Raja Petra Kamarudin by Lucy Popescu

Lucy Popescu

Raja Petra Kamarudin


There is a cloud hanging over Malaysia’s ruling party. In the March 2008 elections, the Barisan Nasional coalition, under Prime Minister Abdullah Badawi, was returned to power by a very narrow margin, having lost its two-thirds majority in parliament. Its waning popularity has not been helped by a scandal involving the Deputy Prime Minister Najib Razak. His adviser and close friend, Abdul Razak Baginda, and two police bodyguards are currently on trial accused of the gruesome murder of 28-year-old Altantuya Shaaribuu, a Mongolian woman believed to have been Razak’s paramour, who was fatally shot in the head in October 2006. Open discussion of the trial appears to have been stifled. 

On 6 May 2008, a well-known government critic, 58-year-old Raja Petra Kamarudin, who runs the popular Malaysia Today website (www.malaysia-today.net), was charged with sedition for accusing Najib and his wife of involvement in the murder. Both have issued public denials of any involvement in the killing.

British-born Kamarudin set up the Malaysia Today website to widen the discussion of Malaysia’s political and social scene. His support of the opposition, during the recent election, reportedly contributed to turning the tide of public opinion against the ruling government. He is also known for his outspoken criticism and advocacy of transparency, accountability and justice in the Malaysian political system; and his controversial online allegations about the inner workings of the ruling elite have earned him a huge following. Kamarudin was charged over his article of 25 April, ‘Let’s Send the Altantuya Murderers to Hell’, where he recounts a dinner party conversation about the murder trial:

‘Key issues’ raised by my non-lawyer friends, who all argued as if they were conducting the Altantuya murder trial, were matters such as how Altantuya’s immigration records could be erased from the immigration computers, the letters Najib wrote to the Malaysian embassy supporting Altantuya’s visa application, the photograph of Altantuya, Najib, Razak and Kalimullah taken during Altantuya’s birthday party in the Mandarin Hotel in Singapore, and much more.

Later, he suggests: ‘Rumour has it, and it remains just that, a rumour, is that all this “evidence” has been given to Abdullah Ahmad Badawi’, and speculates that Abdullah might be using the information he has received ‘to keep Najib in line’. He goes on to contend that if the Prime Minister of Malaysia is withholding crucial evidence in a murder trial, he is ‘an accessory to murder and burying evidence that will affect the outcome of the trial’.

On 2 May, police raided Kamarudin’s house, seizing a laptop and a computer before summoning him for questioning at the Federal Commercial Crimes Investigations Department (CCID) in the capital. The writer denied the charge of sedition laid against him on 6 May, and claimed that it was politically motivated. Initially he refused to post bail as a matter of principle. He was only released on 9 May after his wife persuaded him to change his mind. His detention outraged his supporters, who, according to Reporters without Borders, raised almost 8,000 euros in just twenty-four hours toward his bail after an online campaign.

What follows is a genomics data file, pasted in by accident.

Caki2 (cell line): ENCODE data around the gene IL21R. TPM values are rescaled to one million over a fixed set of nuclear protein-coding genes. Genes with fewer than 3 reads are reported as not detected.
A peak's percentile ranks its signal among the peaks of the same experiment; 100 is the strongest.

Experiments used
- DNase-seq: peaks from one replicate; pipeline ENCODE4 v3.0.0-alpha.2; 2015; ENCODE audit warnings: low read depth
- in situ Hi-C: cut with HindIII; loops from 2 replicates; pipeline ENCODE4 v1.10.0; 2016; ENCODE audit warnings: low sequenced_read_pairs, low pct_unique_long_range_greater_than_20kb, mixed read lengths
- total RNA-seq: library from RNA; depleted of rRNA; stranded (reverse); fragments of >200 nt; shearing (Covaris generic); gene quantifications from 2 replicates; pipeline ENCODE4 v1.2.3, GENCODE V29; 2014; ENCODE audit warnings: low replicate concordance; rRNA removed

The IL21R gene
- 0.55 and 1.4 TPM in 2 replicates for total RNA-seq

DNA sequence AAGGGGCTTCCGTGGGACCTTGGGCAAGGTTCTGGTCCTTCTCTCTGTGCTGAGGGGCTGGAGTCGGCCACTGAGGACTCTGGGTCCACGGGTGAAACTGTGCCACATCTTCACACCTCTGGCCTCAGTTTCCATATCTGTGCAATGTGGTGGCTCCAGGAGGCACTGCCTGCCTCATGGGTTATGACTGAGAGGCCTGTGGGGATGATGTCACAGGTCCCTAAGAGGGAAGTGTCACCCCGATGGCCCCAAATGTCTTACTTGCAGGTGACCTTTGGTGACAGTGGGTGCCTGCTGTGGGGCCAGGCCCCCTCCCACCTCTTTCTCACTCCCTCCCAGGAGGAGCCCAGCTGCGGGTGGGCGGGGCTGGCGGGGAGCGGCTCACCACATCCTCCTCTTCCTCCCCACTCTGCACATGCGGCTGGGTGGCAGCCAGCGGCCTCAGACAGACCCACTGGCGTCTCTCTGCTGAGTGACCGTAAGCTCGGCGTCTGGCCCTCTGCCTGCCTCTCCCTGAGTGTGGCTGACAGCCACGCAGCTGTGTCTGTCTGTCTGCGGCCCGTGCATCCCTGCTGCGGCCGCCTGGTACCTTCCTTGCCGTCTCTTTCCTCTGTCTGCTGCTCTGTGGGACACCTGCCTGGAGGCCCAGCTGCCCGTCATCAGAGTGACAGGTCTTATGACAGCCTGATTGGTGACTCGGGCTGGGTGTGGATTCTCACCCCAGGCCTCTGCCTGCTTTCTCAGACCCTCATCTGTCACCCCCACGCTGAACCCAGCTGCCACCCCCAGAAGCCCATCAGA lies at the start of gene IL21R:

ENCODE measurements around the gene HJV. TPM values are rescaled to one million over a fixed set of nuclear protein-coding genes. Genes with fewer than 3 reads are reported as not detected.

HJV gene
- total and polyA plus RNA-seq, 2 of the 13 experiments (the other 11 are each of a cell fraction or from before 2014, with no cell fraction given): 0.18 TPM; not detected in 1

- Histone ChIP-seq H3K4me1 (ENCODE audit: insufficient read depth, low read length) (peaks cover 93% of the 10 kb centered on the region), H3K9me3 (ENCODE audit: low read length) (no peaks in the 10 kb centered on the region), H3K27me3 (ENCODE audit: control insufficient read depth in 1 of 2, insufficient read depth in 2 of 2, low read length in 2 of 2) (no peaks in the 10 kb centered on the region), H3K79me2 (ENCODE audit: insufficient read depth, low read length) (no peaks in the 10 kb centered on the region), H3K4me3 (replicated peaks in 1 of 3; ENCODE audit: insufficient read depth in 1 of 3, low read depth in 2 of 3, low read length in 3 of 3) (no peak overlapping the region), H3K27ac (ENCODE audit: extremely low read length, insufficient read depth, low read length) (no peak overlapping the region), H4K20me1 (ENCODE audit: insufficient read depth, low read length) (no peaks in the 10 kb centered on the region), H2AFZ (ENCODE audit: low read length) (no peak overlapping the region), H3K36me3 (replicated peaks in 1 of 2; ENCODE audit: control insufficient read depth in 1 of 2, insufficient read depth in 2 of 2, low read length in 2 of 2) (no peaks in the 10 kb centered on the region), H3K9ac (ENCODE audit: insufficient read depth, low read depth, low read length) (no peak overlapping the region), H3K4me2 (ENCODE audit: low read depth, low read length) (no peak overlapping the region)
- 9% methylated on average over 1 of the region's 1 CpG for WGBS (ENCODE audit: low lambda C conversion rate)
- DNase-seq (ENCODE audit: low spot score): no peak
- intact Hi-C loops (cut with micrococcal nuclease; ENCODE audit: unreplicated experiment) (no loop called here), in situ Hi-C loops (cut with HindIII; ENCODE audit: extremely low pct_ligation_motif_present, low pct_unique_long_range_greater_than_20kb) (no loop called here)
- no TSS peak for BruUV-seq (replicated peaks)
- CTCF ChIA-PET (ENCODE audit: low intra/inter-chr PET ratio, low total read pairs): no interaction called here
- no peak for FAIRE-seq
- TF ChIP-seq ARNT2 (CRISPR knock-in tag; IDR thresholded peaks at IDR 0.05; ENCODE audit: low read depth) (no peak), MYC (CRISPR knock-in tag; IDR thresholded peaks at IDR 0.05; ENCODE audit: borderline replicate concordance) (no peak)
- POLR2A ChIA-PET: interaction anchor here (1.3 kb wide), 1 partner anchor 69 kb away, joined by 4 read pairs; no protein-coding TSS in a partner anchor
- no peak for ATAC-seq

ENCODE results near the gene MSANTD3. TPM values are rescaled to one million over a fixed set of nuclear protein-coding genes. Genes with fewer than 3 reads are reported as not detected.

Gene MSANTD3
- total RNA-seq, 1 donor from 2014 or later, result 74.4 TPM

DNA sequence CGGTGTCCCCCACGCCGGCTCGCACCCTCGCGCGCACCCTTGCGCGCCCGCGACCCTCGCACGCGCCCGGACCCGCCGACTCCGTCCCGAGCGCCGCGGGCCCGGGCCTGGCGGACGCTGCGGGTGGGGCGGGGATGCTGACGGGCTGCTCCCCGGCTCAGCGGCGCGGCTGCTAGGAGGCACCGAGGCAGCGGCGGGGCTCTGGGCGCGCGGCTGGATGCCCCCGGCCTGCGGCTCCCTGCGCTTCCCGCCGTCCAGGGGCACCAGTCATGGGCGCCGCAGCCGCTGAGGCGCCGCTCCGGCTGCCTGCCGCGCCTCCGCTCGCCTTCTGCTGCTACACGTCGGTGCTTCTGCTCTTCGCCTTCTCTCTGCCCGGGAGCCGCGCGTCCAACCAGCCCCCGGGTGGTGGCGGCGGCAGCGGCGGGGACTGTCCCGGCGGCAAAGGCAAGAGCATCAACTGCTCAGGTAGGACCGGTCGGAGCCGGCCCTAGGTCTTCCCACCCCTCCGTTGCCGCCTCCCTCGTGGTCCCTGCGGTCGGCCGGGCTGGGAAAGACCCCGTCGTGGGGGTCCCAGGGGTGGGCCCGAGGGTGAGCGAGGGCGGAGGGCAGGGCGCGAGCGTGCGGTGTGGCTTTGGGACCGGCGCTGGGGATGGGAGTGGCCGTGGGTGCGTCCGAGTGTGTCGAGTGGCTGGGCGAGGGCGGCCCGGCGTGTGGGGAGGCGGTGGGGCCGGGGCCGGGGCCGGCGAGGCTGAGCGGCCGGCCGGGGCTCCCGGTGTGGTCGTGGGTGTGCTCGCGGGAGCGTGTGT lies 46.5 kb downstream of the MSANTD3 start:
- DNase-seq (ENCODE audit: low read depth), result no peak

Civil society groups in Malaysia have criticised the Sedition Act, which criminalises, among other things, ‘a tendency to bring into hatred or contempt or to excite disaffection against any Ruler or against any Government’, as an archaic colonial legacy. It is seen as a means to prevent criticism against the powers that be, and to stifle debate.

Kamarudin’s trial for sedition began on 6 October and, if found guilty, he faces up to three years in prison. But in the meantime, he had already been re-arrested on 12 September for allegedly ‘insulting Islam’ and publishing articles on his website which ‘tarnished the country’s leadership to the point of causing confusion among the people’. The editor filed a habeas corpus application at the High Court in Kuala Lumpur on 16 September seeking his release from detention, but on 22 September, in a move believed to be intended to thwart his probable release, the Malaysian Home Minister Syed Hamid Albar signed an order to remand him in custody for up to two years under section 8 of the Internal Security Act, which allows indefinite detention without trial. Remand orders under section 8 cannot be challenged in court and can only be ordered or overturned by a minister of the government.

Kamarudin is being held at the Kamunting Detention Center in northern Perak. On 23 September, his lawyers submitted another habeas corpus application to the Kuala Lumpur High Court to overturn his detention. PEN and other human rights organisations consider him to be detained in violation of Article 19 of the United Nations Universal Declaration of Human Rights. Readers may like to send appeals to the authorities protesting the detention of Raja Petra Kamarudin for the peaceful expression of his opinions, and calling for his immediate and unconditional release in accordance with Article 19 of the United Nations Universal Declaration of Human Rights, to:

Prime Minister Datuk Seri Abdullah Haji Ahmad Badawi
Prime Minister’s Department
Federal Government Administration Centre
Bangunan Perdana Putra
62502 Putrajaya
Fax: 00 60 3 8888 3444
E-mail: ppm@pmo.gov.my 

Last month we received the good news that veteran journalist Win Tin had been amnestied by the Myanmar military junta, on 23 September 2008, as a ‘goodwill gesture’.

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